In the recent years of rising global temperatures, there has been an abrupt increase in precipitation. Thousands around the world have lost homes, property, or loved ones due to the substantial rainfall and massive floods brought on by the changing climate which is said to cause changes in atmospheric conditions, such as the proliferation of Atmospheric Rivers (ARs). "Across the United States in the five decades I've been alive, the number of extreme downpours a year has increased 30 percent. Across New England, it's gone up 85 percent. Across Vermont, it's literally doubled. The intensity of the largest rainstorm each year has grown by more than a fifth. And all of this is with one degree of temperature increase," says author Bill McKibben in his latest book on the environment, entitled Oil and Honey.
ARs are “relatively narrow regions in the atmosphere” that carry large amounts of water vapor from oceans to regions beyond the tropics. They are typically 400 km wide and can carry water vapor at speeds greater than 12.5 meters per second. ARs can release as much rainwater in a day as a river usually holds. For example, a strong AR can hold water up to 7.5-15 times as much as the mouth of the Mississippi River. Similarly, one AR can release 10 million acre-feet of rainwater in a day, while the Colorado River holds up to 15 million acre-feet of water in a year. The “Pineapple Express” is one of the most prominent and impactful ARs in the US. The Pineapple Express was named as such because the water vapor from this AR comes mainly from the tropical seas near the pineapple-rich state of Hawaii.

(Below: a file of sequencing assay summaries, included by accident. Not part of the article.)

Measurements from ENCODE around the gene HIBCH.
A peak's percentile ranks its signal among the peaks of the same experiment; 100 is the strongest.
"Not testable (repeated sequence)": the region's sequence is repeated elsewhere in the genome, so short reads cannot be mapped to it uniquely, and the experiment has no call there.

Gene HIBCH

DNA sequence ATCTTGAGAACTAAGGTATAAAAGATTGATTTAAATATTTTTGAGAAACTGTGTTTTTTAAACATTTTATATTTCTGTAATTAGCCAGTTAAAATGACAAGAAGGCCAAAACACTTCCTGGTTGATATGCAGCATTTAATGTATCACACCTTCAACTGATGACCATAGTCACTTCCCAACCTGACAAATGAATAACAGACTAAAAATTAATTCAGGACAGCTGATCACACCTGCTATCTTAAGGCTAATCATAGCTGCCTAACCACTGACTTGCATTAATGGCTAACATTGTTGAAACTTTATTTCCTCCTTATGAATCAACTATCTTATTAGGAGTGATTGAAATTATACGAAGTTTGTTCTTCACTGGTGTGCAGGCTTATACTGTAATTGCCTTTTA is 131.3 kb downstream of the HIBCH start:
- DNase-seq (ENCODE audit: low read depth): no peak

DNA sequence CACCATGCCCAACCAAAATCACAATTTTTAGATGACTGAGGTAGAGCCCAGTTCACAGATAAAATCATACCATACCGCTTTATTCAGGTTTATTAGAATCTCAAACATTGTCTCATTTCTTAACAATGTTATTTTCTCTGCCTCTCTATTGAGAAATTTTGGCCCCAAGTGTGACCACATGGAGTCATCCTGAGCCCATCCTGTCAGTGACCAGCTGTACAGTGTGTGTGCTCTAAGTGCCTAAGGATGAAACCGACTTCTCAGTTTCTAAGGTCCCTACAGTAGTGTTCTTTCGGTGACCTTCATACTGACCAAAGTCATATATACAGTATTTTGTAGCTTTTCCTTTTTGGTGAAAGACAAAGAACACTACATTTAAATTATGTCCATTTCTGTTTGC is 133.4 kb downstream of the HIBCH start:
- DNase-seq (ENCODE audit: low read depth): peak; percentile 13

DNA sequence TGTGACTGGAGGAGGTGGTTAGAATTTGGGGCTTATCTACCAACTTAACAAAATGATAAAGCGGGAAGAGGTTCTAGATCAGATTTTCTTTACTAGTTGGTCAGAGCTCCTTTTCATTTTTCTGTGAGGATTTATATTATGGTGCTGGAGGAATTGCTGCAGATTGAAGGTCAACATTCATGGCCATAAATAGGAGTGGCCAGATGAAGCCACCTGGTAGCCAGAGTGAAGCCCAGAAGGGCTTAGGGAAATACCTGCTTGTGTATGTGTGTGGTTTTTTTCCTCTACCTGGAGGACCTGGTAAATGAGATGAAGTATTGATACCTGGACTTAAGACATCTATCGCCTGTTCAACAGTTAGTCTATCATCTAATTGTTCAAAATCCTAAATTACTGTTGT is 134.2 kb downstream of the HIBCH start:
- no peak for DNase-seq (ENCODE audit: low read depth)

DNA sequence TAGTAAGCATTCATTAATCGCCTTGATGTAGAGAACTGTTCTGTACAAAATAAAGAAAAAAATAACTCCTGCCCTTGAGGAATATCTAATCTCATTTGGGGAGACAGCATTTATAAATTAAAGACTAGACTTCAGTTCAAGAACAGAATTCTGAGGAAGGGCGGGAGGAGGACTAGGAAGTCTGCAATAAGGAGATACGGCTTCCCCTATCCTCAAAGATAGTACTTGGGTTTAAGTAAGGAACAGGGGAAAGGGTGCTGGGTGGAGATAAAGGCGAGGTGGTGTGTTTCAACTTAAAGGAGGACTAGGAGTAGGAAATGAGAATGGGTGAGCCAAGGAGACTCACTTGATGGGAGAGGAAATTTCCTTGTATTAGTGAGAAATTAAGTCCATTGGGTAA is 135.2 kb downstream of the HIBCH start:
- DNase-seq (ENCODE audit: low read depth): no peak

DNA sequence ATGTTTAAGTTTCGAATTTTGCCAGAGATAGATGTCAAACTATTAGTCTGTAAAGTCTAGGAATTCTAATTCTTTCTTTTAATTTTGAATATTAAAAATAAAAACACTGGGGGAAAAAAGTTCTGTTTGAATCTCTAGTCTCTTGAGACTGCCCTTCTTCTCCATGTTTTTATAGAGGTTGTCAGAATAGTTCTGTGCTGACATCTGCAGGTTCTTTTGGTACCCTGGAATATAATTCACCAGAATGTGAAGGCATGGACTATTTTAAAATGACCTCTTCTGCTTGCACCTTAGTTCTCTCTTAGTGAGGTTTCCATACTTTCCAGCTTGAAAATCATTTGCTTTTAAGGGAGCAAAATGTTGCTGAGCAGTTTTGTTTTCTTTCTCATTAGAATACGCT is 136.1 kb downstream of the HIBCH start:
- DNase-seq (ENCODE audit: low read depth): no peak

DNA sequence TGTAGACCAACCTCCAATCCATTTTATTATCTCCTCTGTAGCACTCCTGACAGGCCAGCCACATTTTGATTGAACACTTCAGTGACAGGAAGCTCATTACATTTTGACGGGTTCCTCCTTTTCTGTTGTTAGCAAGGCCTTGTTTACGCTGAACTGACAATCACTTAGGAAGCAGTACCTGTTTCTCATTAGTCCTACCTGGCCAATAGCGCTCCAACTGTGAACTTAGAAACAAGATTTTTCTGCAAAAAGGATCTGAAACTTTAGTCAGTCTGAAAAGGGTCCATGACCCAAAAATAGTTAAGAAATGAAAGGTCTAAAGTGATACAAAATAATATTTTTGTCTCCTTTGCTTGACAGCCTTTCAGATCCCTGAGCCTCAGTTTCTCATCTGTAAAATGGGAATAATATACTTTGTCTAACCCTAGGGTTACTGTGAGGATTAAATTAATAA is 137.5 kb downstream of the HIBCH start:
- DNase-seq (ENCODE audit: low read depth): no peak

ARs are a fundamental component of the water cycle. Around 30-50% of the annual precipitation in the US west coast comes from ARs — replenishing water supplies across states like California, one of the areas affected by the Pineapple Express. In fact, one third to half of the state’s water supply comes from atmospheric rivers. Left unchecked, however, ARs can bring massive rainfalls that may devastate a region as seen in the last few years in the United States and elsewhere.
There has been a growing amount of evidence that links global warming to the increase in occurrence and water vapor content of ARs. One study in Britain proposes that changes in ARs are primarily a “thermodynamic response” to global warming brought on by man-made climate change. As temperatures rise, particularly over the ocean, water evaporates more quickly and becomes more concentrated in the atmosphere. ARs become more saturated with water vapor, which typically turns into heavy rainfall. Therefore, the excessive water vapor from ARs can eventually turn into devastating floods. Back in 2007 in Washington, an AR brought major floods that shut down the Interstate 5 and killed five people. Aside from rain, the latest research links ARs to heavy snowfalls.
The existence and intensity of ARs is yet to be established as one of the destructive impacts of man-made climate change. Although ARs are a relatively new idea, more studies are now being conducted about them—examining their impacts on weather patterns, flood control, water supply, and more importantly, how they are exacerbated by man-made climate change. ARs are steadily transforming and adding into the growing list of reasons why organizations should be more prudent in measuring their greenhouse gas (GHG) emissions; why governments and policymakers should be more firm in passing and implementing climate change regulations; and why international climate change discussions must agree on feasible and effective emissions reduction targets and policies.
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